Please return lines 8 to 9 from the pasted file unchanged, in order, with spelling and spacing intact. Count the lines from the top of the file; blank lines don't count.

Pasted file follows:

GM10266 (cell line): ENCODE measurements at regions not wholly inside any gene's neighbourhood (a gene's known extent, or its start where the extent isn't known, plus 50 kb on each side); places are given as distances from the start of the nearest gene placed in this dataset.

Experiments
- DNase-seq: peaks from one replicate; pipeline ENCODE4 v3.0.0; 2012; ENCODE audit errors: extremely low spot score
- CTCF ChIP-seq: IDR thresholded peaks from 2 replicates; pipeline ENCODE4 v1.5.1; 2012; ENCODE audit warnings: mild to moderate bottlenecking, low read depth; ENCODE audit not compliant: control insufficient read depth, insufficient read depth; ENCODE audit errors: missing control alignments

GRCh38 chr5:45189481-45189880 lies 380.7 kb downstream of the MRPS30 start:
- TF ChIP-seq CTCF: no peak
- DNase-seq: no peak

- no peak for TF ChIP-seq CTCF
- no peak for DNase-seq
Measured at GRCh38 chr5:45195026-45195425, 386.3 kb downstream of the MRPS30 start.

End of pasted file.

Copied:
- no peak for TF ChIP-seq CTCF
- no peak for DNase-seq